My name is Julie ... and I cut up old books. And - better still - I don't feel guilty about it ...
my shop is here for. [After all my tag line is 'I cut up the books ... so you don't have to'!!]
There's a few reasons I don't feel bad about it:
- I don't take a knife to precious, valuable editions :: I'm thrifty and crafty... not devoid of common sense!
- I rescue books from the ignominy of being left on the shelf [or worse still ... the damp cardboard box] and give them a new lease of life in my own art/craft and that of my customers :: just think of me as a fairy Godmother sending the dowdy and dusty Cinderellas of the book world to the ball!
- The majority of the time I'm donating to a charity while collecting interesting supplies.
"Colin Stephens, founder and director of Sunrise Books in England, was thumbing through a charity shop’s bookshelf when the manager told him how much she’d come to hate used books. Every few days, she complained, she would have to load the trunk of her car with the shop’s excess donations and shuttle them to the landfill, in her own spare time and at her own expense."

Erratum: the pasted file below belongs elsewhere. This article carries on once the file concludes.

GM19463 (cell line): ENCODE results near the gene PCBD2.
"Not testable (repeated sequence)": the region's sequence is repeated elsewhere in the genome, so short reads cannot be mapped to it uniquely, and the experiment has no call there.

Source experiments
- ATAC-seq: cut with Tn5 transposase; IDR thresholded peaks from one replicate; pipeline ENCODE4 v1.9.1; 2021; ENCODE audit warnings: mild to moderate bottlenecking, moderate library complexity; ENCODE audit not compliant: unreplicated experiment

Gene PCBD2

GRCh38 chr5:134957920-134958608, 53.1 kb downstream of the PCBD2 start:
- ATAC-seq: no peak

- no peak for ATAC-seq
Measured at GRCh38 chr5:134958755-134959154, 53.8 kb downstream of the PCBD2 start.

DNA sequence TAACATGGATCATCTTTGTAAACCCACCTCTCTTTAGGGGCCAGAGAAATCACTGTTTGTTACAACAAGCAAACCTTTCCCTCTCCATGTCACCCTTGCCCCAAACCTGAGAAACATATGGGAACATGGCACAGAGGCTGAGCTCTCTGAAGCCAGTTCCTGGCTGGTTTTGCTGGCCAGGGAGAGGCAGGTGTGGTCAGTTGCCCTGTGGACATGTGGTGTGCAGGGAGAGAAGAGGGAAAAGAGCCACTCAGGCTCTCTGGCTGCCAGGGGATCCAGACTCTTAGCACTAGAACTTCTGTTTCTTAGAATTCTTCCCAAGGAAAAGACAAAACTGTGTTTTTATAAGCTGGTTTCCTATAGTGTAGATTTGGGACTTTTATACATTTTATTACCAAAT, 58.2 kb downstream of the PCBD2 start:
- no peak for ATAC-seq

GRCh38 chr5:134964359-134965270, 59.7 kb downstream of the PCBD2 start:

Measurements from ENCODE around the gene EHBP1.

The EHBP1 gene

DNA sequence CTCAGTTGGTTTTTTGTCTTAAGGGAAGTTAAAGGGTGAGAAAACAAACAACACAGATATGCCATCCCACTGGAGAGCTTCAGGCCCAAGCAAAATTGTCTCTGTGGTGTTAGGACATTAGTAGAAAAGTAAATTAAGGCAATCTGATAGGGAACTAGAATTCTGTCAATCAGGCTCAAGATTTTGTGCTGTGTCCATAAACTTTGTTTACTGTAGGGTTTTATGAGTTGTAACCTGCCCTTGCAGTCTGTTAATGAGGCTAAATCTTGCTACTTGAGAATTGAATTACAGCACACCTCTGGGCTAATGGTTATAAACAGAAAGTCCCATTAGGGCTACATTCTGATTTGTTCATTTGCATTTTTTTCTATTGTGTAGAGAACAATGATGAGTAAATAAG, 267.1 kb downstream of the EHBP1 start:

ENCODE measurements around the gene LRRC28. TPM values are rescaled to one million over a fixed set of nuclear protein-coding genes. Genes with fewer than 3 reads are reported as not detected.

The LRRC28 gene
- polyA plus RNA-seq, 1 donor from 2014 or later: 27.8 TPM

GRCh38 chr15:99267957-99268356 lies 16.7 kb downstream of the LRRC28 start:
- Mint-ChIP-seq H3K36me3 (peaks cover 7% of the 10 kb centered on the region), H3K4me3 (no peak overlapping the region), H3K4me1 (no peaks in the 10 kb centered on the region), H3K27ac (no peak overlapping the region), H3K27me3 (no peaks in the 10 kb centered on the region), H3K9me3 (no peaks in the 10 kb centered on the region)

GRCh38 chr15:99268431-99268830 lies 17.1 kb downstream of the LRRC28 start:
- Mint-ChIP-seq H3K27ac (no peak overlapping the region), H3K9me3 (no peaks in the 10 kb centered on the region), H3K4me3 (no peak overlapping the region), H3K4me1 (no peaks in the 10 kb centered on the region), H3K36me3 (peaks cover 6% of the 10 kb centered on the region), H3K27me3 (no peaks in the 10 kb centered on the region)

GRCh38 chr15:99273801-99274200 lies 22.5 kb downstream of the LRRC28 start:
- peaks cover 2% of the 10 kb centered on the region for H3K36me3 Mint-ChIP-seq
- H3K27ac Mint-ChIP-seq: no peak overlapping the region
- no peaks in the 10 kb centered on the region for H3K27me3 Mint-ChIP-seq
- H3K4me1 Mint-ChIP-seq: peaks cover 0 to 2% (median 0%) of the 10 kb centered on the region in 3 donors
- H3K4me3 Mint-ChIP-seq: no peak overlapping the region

[Extract from 'Can you really make a living by selling used books on Amazon for a penny?' by Calum Marsh]
I have no idea if this is standard practice and yet I'm equally unaware about what else could happen to all those unwanted books that are sent to charity shops which then remain unwanted!
I do know that Healthy Planet do their part by rescuing books destined for landfill and giving them away for free [if you're in the UK you can check their map to see if there's a Books for Free shop near you].
And surely if you got your hands on a rescued, free, book ... you wouldn't feel bad about using it in whatever creative way you fancied? Would you?
I stand by my argument that I'm doing the books [and the environment] a favour by reusing, re-purposing and re-loving these unwanted items.
Just think for a minute:
If you were an old book wouldn't you rather end up on a collage, a greeting card, a work of art ... rather than ending your days in the big papier-mâché pile underground?
I know I would.